Macro- Versus Micro-Mechanical Behavior of Plain and Steel Fiber Concrete Subjected to Internal Deformations
P. Stroeven, D. H. Dalhuisen, and A. T. Moczko
Appears on pages(s):
corrosion; deformation; reaction (alkali-silicate); reinforcement bar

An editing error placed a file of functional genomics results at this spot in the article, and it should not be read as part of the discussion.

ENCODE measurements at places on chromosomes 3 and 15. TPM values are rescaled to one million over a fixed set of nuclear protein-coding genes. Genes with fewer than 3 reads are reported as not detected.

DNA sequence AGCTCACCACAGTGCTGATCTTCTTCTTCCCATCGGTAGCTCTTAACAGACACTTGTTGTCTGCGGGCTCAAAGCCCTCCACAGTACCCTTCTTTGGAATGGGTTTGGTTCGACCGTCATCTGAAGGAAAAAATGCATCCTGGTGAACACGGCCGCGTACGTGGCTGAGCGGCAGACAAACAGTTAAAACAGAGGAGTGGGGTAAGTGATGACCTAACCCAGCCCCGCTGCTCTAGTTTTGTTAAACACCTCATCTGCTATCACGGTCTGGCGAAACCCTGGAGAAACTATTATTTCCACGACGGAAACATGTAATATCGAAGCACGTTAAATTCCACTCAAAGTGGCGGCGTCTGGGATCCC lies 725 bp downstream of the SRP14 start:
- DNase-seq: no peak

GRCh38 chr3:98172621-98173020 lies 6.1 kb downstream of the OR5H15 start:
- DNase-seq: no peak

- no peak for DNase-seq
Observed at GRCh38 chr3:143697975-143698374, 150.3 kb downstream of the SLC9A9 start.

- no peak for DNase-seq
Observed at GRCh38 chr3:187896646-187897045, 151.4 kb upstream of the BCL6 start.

Inhomogeneous stress situations are prevailing in some engineering problems, such as around corroding steel bars or around aggregate particles expanding due to alkali-silica reaction. Micro-mechanics and macromechanics will significantly differ in those cases. The present article focuses on experiments simulating the effect of steel bar corrosion on four cementitious composites. For that purpose, prismatic specimens containing an excentrically located slightly tapered cylindrical hole, where subjected to controlled push-through of a metal cone of similar shape. Behaviour in the pre-peak range was reflected by strain gauges, and in the post-peak region by clip gauges. Simulateneously, acoustic emission measurements were performed. Various aspects of the tests have been highlighted before in publication to which is referred when relevant. This paper merely presents illustrative data, evidencing typical micro- and macro-mechanical processes taking place under the given conditions. Successively, on macro-level, the elastic range terminates at Discontinuity Point (DP), at ultimate (BOP) a stage of quasi-plastic yielding is obtained, and a mechanism is formed at Crack Opening Point (COP), after which energy due to bar expansion is stored in opening up of only the leading crack. On micro-level, dispersed crack initiation and coalescence in radial direction starts at the interface. this process gradually concentrates in one of the two ‘weakest’ sections of the covercrete. This process slows down, whereupon cracks are initiated at the exterior of the second weakest section. Here they propagate to coalesce with the interor microcracks to form the major crack.